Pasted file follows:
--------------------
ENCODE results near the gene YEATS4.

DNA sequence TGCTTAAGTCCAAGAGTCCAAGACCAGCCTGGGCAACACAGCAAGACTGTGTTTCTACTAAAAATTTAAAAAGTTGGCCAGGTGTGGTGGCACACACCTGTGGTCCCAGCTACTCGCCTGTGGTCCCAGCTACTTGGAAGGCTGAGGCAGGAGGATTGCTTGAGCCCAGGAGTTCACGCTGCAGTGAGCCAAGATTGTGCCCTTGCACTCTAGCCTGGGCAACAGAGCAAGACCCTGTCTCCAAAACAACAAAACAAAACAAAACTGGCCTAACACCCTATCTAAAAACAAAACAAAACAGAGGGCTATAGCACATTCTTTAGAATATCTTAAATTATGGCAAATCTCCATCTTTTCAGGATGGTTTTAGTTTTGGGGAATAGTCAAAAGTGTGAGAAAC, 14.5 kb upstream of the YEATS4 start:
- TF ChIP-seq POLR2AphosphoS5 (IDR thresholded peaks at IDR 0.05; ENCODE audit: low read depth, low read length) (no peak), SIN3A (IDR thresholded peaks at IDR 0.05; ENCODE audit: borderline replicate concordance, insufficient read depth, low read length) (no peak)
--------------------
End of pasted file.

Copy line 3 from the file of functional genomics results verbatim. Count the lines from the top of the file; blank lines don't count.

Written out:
- TF ChIP-seq POLR2AphosphoS5 (IDR thresholded peaks at IDR 0.05; ENCODE audit: low read depth, low read length) (no peak), SIN3A (IDR thresholded peaks at IDR 0.05; ENCODE audit: borderline replicate concordance, insufficient read depth, low read length) (no peak)